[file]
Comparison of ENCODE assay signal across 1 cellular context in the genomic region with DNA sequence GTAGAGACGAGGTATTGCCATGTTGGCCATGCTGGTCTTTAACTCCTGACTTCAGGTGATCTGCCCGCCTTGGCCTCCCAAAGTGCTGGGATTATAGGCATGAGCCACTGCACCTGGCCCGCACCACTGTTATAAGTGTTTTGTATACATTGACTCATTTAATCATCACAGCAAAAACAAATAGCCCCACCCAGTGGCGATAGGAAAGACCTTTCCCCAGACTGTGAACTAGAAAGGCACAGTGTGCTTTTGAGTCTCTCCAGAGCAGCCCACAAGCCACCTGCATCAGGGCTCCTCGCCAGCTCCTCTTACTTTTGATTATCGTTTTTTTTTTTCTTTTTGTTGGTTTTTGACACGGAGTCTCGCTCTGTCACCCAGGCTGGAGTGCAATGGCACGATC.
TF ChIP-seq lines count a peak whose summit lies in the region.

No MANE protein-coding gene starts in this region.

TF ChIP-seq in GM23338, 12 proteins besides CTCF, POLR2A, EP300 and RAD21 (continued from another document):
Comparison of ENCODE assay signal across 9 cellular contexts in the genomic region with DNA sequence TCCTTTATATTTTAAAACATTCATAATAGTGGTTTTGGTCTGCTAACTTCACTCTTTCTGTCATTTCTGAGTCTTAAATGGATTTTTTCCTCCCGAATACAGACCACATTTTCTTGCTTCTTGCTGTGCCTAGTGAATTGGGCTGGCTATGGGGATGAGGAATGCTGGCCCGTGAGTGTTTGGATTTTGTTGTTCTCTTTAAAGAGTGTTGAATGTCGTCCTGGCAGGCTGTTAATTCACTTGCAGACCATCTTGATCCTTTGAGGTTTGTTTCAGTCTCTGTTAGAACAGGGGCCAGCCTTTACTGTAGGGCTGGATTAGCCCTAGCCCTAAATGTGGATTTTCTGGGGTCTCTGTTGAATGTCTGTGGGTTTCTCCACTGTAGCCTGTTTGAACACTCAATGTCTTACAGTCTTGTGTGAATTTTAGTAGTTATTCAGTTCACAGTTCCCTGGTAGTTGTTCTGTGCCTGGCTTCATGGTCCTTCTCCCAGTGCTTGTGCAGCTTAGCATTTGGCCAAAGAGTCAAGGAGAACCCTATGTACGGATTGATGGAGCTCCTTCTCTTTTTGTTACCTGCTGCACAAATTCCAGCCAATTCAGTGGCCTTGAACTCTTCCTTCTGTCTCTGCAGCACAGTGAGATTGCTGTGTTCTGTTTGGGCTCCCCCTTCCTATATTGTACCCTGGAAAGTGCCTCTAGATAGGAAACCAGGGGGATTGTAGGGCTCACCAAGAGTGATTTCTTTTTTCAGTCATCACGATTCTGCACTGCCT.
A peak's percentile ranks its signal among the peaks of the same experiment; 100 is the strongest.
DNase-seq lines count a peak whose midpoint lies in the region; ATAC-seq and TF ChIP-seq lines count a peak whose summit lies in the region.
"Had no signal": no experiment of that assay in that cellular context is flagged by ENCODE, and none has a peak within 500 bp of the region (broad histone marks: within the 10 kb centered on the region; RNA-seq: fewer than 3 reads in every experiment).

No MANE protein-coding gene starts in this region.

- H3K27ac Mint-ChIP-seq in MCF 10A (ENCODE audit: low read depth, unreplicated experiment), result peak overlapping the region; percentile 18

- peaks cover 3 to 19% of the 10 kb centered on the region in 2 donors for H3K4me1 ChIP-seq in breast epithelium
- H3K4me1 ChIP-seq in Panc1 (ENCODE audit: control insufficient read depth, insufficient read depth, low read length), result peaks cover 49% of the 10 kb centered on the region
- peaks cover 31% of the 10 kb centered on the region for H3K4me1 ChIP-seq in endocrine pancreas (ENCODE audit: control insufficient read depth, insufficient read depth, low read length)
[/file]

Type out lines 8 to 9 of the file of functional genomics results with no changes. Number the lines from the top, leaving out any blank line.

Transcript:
"Had no signal": no experiment of that assay in that cellular context is flagged by ENCODE, and none has a peak within 500 bp of the region (broad histone marks: within the 10 kb centered on the region; RNA-seq: fewer than 3 reads in every experiment).

No MANE protein-coding gene starts in this region.